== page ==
19: Windows Forensics, etc.


Today: Windows forensic artifacts demos, then some by-request stuff.

Midterm should be graded soon. Best case end of this week. More likely by some point next week.

Windows Forensics

Today we'll do a few minutes on each of the tools I talked about last class, this time with live demos.

Remember, It's usually a reasonable idea to start by flsing the entire drive image (and saving to a file), so that you can later grep for files of interest. (I will pull some of them directly from my Windows VM so that you can see how they're created as I go.)

Side note: How do you show Hidden, etc., files within Windows? See https://support.microsoft.com/en-us/help/14201/windows-show-hidden-files for details.

Thumbs.db / thumbcache

Most versions of Windows cache "thumbnails" of image files that are stored in users directories and opened by the user. Various tools can process these thumbnails, such as scalpel.

Windows 7: This data has been moved to a centralized database located in \Users\%username%\AppData\Local\Microsoft\Windows\Explorer.

Note Scalpel is a little finicky about configuration files.

Copy thumbcache to directory, then:

/Users/liberato/src/scalpel/scalpel -o 256 thumbcache_256.db

Side note: Building Scalpel. You can download and build it (under a Unix-y OS) yourself or find packages, depending upon your OS.

lnk files

LNK files are Windows shortcuts.


Users might create them deliberately, but they are also created when files are opened by a user (to place in the "Recents" folder). Various tools exist to parse these files, for example, liblnk.

Demo using liblnk: copy lnk file to directory then:

/Users/liberato/src/liblnk/lnktools/lnkinfo Marc\ Liberatore.jpg\ -\ Shortcut.lnk

Browser information

Depending upon the version of Windows, the browser information (cache, users-typed URLs, etc.) lives in various places. Tools exist to parse and extract relevant information (libmsiecf for example):

~/src/libmsiecf/msiecftools/msiecfexport index.dat |less

There are similar tools for IE10+:



As per last class, you can see various entries in the registry and learn about the recent use of the computer.

Demo regedit on running instance of Windows:

  • HKEY_CURRENT_USER\Software\Microsoft\Internet Explorer\TypedURLs
  • HKLM \SYSTEM\MountedDevices : list of mounted devices
  • HKCU\Software\Microsoft\Windows\CurrentVersion\Explorer\MountPoints2\CPC\Volume\ : similar
  • HKLM\SYSTEM\CurrentControlSet\Enum\USBSTOR: additional information about mounted USB storage devices
  • HKLM\SYSTEM\CurrentControlSet\Services\Tcpip\Parameters\Interfaces\GUID: recent network configuration
  • HKLM\SOFTW ARE\Microsoft\WZCSVC\Parameters\Interfaces\GUID: wireless configuration
  • HKCU\Software\Microsoft\Windows\CurrentVersion\Explorer\UserAssist: recent user access, though ROT13ed!

There are various resources online listing registry keys of interest; I'll post links to some of them on the course schedule page. (Feel free to post other you might find on Piazza.)

Again, various tools are available to parse the registry forensically (for example, libregf).

Partial printer files

.SPL files are spoolfiles, that is, the file Windows creates when preparing to send a file to a printer. Find the EMF marker, then go back 41 bytes, carve from there.

Then you have an EMF file, which is an enhanced Windows Metafile. These are most easily viewed on Windows, since the are typically parsed with Windows API functions.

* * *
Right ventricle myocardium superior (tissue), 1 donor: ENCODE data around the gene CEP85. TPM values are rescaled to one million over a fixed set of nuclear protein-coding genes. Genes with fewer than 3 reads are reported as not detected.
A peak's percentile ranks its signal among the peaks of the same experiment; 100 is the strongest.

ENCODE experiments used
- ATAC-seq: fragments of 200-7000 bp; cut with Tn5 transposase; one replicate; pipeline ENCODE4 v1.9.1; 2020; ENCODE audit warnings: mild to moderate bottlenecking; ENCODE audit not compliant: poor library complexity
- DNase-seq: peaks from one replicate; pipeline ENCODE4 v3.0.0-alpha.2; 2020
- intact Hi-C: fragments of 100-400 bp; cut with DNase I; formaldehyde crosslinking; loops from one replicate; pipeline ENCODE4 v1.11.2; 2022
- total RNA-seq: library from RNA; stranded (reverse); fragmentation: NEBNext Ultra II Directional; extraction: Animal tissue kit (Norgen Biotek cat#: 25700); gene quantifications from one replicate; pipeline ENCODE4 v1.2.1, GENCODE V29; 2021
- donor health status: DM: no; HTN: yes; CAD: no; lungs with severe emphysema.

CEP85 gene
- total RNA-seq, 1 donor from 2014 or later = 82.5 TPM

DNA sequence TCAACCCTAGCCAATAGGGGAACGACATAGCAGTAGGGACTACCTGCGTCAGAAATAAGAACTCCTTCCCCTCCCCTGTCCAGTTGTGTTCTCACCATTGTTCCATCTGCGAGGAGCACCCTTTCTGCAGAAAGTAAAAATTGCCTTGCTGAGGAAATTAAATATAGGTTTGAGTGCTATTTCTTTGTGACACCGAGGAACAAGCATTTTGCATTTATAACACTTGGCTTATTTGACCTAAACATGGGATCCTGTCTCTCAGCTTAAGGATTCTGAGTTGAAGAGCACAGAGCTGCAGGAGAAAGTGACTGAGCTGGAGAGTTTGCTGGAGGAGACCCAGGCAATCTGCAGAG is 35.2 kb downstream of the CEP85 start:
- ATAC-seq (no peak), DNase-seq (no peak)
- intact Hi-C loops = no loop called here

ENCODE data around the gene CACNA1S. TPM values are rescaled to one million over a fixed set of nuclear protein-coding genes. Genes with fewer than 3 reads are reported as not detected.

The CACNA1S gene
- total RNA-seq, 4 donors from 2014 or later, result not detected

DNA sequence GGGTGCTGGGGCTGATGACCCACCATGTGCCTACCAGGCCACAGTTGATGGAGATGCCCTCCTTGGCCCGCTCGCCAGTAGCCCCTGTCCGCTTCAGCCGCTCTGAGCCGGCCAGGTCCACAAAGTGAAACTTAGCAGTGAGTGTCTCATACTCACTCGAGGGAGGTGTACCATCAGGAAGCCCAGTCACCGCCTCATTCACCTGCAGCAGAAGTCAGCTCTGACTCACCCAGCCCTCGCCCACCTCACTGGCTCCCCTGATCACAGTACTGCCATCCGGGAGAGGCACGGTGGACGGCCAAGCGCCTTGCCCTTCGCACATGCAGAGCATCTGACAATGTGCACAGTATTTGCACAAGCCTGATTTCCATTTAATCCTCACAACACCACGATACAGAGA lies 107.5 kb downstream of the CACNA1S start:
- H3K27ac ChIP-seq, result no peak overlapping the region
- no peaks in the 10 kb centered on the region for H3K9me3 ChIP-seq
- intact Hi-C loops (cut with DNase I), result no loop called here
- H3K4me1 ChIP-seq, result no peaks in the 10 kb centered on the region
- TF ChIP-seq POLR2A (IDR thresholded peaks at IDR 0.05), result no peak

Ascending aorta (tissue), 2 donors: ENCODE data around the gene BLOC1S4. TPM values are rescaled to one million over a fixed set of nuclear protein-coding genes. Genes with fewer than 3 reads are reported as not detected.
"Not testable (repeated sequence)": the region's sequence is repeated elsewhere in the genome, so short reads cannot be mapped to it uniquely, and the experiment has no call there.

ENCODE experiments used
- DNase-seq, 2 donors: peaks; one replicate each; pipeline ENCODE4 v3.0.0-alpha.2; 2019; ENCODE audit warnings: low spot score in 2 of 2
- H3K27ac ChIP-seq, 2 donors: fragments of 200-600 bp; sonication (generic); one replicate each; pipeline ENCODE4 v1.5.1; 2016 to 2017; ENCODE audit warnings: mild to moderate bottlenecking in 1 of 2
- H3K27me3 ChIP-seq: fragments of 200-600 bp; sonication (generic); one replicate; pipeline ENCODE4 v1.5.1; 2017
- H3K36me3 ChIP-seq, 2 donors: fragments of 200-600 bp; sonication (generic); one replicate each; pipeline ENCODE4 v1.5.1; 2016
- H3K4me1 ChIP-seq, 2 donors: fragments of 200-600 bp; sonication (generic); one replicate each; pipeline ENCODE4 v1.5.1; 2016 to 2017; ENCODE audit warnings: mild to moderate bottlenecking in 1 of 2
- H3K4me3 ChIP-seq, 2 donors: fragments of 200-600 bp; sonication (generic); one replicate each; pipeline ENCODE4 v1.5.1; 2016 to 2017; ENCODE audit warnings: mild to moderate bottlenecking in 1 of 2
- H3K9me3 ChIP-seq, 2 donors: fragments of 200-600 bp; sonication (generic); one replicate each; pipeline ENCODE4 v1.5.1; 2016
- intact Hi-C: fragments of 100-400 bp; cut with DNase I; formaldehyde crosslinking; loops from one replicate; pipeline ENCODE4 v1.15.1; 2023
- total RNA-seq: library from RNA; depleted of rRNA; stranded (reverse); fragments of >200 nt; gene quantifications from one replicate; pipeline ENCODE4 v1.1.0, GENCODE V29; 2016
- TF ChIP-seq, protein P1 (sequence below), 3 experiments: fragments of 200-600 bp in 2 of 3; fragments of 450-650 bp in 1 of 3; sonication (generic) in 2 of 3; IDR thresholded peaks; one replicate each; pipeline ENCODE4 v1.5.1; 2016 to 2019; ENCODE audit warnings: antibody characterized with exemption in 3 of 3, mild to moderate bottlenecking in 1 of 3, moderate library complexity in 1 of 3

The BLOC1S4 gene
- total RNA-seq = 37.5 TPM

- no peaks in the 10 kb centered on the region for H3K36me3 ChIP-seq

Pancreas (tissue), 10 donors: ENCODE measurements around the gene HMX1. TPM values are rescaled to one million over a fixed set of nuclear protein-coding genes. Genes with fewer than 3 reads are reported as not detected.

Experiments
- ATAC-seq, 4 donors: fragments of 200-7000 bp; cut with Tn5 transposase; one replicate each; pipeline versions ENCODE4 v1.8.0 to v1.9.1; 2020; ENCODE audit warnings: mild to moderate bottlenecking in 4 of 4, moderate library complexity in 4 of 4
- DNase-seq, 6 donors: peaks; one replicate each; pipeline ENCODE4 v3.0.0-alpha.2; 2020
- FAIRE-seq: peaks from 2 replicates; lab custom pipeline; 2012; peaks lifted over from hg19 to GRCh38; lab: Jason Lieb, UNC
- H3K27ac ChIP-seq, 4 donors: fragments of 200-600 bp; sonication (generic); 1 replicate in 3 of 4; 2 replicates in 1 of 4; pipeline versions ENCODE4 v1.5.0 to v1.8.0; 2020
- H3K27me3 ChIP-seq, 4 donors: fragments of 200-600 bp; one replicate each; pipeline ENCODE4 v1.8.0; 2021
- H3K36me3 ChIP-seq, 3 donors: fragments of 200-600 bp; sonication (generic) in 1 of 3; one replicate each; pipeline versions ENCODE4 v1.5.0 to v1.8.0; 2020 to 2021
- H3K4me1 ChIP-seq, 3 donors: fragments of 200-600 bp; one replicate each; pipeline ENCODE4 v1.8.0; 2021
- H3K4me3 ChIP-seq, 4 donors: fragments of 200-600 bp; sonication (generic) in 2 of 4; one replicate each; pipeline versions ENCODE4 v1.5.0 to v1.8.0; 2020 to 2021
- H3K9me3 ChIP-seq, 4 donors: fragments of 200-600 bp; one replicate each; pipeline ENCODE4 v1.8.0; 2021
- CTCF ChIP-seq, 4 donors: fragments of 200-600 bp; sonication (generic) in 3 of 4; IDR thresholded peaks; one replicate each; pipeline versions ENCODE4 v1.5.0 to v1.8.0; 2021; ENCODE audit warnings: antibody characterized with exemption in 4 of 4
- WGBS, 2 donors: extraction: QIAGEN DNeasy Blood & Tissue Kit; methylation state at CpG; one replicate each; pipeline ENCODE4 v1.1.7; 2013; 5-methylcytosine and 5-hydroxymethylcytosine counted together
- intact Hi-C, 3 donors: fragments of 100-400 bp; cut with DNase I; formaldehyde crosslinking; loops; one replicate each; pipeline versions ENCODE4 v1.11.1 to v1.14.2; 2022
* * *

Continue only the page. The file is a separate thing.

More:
(Demonstrate by pulling spoolfile from C:\Windows\System32\spool\PRINTERS)

Note it's not perfect; depending upon the print driver the text in particular is often transcoded in a way that's not legible.


Why are we doing all this? Recall from Lecture 01:

A forensic investigation has several goals, depending on the context. Typically, the primary goals are to

  1. Determine if there is evidence that a crime, tort, or policy violation has been committed;
  2. Identify the related events and actions that occurred;
  3. And identify who might be responsible.

In many criminal investigations, the goal of the investigator may additionally include determining the motive and intent of the perpetrator, corroborating alibis of the innocent, and verifying statements of witnesses. Moreover, criminal investigators need to preserve a demonstrable link between the artifacts we find at a crime scene and our later presentation of the evidence in court.

So, given a scenario, you are looking for evidence that supports or refutes that scenario, and possibly digging deeper.

Boot sectors and JMPs

This has come up after class a few times. If we look at the boot sector of most drives (at the start) and within partitions, we see it starts with a jump instruction. Malware alert!


PGP is general suite of encryption/decryption/signature algorithms that's typically considered in the context of email.

Problems of PKI: centralized vs distributed.

What do signatures really show? That someone who controls your key signed something.

What does use of PGP really do, arguably:

  • protect messages in transit and when on remote servers
  • make email search difficult (if stored encrypted)
  • signal that your messages are worth collecting to TLA
  • make acquiring your key (for decryption) attractive -- and can then be used to sign
  • introduce key management headaches generally

In practice PGP has been a failure except in very limited circumstances that also require strong operational security practices.

Unclear if secure chat will go the same way: what's your attacker model?